The psychic smiled showing her missing teeth again. “The tarot reading is free. There’s a charge for the crystal ball.”
“I guess you have to make money somehow. Come on, Miss Vance, let us move on.”
“Wait.” Virginia did not like being ordered around, and she was curious as to what Madame Marie would see in her crystal ball. She had her fortune told at the circus last year but by a gypsy man. Marie seemed to be new to the troop. “I told you I’ll spend my money the way I wish.”
A fire flared in Mr. Granger’s blue eyes. “You mean your father’s money, but, go ahead. She will only tell you what you wish to hear and what she observes from your reactions. I am sure the Tarot card was planted too. Most young women are looking for love. You don’t have to be a psychic to know that.”
Virginia stood up. As much as she disliked his words, she knew he had a point. None of the predictions made for her last year proved to come true. “Thank you, Madame Marie, but I may return after seeing more of the circus.”
“As you wish.” Marie glared after Stephen as he walked away with Virginia.
“If you really want to know your future,” he said as they passed several more tents, “I have something that can help.”
“Whatever do you mean?”
“I was not exactly honest with you about my occupation.” Virginia felt excitement flood through her at the thought that Mr. Granger was about to share the information she sought without her having to resort to any of her tricks to pry it out of him.
“Let’s sit on a bench for a moment,” he suggested guiding her away from the crowd.
He seemed to hesitate briefly as if he regretted his haste in revealing what he was about to say. Then he reached into his trouser pocket and retrieved a translucent stone. For a second she thought it was a Cape May diamond, the crystals that resembled the real jewels that Cape May residents and visitors searched for along the beach. However, they had not spent any time on the sand, and he had just arrived in town.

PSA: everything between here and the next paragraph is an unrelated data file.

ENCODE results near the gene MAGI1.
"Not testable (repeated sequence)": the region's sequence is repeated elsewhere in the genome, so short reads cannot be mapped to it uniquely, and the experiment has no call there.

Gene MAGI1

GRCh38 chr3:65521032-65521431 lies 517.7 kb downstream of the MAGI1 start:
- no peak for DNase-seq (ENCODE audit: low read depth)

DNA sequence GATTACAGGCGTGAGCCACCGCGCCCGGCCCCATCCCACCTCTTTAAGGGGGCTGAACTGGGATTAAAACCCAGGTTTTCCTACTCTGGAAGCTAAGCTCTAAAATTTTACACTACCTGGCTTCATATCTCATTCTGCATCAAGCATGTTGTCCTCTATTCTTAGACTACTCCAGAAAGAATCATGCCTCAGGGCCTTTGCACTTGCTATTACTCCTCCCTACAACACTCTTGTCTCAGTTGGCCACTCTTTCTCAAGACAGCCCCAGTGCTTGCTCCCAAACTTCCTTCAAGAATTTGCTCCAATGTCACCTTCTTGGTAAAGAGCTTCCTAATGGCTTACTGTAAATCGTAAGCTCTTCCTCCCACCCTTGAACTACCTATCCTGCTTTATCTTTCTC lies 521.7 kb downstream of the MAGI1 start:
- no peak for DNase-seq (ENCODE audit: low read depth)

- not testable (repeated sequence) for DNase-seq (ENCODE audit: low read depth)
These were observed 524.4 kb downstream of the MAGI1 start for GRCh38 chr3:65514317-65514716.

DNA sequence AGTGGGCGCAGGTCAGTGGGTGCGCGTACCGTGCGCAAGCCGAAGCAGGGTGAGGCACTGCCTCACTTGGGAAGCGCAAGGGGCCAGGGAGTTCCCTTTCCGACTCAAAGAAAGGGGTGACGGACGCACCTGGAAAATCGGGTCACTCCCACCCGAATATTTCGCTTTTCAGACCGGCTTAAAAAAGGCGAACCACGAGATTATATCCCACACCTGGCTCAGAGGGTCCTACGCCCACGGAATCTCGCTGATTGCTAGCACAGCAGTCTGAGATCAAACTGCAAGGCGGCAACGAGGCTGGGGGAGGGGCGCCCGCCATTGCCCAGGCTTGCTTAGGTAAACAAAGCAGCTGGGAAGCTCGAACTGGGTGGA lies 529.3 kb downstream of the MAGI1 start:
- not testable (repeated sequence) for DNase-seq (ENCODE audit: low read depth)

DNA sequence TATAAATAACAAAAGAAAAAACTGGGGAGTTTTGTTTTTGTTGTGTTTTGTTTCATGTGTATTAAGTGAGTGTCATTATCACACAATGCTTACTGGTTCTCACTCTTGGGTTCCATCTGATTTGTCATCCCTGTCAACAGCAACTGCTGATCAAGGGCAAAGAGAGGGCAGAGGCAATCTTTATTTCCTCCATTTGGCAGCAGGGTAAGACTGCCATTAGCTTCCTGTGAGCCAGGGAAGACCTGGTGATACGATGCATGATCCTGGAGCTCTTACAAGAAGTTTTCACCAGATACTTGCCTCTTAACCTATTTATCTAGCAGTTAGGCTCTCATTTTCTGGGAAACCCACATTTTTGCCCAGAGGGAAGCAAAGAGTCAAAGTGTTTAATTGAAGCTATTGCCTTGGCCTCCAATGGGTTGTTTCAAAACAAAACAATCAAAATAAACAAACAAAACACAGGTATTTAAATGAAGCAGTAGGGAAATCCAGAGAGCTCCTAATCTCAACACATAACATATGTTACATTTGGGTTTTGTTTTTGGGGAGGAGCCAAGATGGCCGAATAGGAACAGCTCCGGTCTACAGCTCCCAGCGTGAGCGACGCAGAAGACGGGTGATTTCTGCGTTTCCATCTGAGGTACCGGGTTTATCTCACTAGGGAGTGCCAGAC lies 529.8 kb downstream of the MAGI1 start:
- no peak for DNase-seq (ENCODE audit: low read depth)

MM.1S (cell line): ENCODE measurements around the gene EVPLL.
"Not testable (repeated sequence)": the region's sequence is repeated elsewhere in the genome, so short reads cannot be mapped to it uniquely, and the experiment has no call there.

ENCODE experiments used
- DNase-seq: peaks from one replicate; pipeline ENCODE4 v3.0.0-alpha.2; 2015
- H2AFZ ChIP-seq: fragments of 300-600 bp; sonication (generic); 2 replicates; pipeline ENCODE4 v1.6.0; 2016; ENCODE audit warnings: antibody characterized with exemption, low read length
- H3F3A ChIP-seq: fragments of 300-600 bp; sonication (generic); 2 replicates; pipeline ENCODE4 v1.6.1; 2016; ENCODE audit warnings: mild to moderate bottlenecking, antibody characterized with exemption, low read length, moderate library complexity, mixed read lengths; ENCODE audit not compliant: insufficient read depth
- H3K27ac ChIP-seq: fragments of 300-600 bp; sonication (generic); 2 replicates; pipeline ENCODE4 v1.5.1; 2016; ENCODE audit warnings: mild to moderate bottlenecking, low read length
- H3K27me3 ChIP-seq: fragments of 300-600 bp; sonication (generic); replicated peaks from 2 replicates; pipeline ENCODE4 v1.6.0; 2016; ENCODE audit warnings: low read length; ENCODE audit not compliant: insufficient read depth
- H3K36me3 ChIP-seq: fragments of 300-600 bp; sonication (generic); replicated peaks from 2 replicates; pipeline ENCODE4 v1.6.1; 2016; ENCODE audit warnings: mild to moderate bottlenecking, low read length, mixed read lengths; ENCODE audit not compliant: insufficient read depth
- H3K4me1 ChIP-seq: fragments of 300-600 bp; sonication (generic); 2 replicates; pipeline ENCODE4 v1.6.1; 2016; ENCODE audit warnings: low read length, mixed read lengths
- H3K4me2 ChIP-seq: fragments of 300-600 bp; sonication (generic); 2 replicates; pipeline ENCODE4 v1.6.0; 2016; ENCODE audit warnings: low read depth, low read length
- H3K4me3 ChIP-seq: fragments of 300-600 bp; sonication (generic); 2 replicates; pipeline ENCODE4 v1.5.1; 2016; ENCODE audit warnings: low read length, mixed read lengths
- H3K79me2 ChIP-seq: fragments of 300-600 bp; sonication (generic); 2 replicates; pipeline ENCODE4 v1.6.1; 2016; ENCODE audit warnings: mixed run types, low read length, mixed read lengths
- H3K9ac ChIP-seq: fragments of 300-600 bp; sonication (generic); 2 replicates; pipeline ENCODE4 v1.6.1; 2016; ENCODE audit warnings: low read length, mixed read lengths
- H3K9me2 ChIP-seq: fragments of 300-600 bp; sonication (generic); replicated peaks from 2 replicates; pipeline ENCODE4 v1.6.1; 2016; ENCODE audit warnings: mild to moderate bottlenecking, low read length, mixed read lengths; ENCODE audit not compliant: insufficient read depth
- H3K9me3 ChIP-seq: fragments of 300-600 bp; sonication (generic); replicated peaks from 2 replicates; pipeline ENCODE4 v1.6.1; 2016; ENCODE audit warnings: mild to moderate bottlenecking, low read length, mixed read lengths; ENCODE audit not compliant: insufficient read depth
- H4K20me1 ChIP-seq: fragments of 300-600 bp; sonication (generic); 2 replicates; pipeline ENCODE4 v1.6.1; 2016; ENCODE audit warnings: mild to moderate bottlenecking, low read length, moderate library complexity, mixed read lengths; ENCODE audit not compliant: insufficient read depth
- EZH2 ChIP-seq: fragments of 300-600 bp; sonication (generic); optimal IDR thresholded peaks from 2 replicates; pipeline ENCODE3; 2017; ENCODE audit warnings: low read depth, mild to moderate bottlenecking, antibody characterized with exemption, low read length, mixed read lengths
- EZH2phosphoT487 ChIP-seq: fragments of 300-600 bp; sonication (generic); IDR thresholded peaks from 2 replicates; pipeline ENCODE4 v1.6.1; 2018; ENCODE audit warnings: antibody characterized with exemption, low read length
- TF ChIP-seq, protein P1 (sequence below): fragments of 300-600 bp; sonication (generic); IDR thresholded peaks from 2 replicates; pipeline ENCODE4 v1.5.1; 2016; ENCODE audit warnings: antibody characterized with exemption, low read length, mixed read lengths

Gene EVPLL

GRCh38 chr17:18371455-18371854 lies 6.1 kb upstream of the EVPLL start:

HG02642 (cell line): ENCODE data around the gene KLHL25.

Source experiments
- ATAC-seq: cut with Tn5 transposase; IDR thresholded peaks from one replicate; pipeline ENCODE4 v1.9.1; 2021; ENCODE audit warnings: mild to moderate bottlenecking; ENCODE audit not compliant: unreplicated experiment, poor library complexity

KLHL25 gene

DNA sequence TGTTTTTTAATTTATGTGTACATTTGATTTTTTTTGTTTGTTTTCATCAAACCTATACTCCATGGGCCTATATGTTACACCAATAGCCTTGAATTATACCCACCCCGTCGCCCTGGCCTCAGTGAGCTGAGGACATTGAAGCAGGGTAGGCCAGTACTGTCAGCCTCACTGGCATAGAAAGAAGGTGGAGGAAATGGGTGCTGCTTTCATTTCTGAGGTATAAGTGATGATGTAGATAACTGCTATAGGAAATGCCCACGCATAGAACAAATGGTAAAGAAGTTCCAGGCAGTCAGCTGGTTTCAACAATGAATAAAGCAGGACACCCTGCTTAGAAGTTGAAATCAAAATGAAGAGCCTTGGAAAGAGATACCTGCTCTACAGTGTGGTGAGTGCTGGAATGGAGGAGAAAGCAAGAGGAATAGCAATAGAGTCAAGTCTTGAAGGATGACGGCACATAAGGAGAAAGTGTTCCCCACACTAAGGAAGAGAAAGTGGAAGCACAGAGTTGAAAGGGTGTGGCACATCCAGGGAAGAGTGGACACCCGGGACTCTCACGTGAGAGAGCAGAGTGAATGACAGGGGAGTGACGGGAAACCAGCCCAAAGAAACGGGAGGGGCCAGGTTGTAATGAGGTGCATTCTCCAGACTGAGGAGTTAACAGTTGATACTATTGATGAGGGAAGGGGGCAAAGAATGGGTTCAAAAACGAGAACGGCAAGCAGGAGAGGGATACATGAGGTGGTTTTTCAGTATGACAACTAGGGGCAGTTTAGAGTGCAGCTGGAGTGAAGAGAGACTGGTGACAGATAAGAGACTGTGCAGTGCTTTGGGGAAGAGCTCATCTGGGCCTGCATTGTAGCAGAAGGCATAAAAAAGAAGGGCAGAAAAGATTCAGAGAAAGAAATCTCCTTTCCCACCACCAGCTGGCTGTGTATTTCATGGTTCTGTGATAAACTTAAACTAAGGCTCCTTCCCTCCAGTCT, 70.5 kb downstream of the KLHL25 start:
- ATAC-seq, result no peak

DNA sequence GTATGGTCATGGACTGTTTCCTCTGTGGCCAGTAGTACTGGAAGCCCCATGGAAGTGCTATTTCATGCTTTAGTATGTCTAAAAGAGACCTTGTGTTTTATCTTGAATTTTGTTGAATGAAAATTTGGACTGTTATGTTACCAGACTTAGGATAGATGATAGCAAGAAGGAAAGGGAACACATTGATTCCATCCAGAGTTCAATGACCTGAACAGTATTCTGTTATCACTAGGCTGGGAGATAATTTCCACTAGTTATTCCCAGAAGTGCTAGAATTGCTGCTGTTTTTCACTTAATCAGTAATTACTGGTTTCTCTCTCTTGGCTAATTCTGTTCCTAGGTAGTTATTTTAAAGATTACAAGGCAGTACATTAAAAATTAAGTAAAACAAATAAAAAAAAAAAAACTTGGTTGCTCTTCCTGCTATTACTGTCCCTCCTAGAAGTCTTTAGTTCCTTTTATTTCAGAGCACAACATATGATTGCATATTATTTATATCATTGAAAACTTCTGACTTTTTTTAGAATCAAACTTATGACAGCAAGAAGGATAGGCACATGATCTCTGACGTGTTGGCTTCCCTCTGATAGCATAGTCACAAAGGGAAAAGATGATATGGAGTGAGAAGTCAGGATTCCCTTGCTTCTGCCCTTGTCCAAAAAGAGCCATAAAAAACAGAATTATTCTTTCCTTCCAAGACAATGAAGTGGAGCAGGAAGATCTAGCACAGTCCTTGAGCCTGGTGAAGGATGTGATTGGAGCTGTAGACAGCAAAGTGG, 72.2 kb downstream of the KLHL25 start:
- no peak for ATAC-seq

“You may have wondered why I did not bring along my merchandise to show the circus leader.”
Her eyes were focused on the glittery stone. “I thought they were too heavy to carry on our walk.”
“I would’ve at least brought a sample.”
“But what is that you have in your hand?”
“This is the reason I’m here. I’ve been following carnivals and circuses along the East Coast to offer my services, and this stone is one of my tools.”
“Your services?” This was more intriguing than she expected. “What exactly are your services?”
He smiled and, unlike Madame Marie, exhibited perfect white teeth. “I’m a psychic. A genuine one, but I need the stone to aid me. It was passed down to me from my father who received it from his own father. I believe it was originally found by my great grandfather.”
Virginia was not convinced. “Are you saying that rock guides you in telling the future?”
His smile deepened, and she saw a dimple appear in his cheek. “I guess that’s a way of putting it. If I rub the rock and ask a question, the answer appears in my mind.”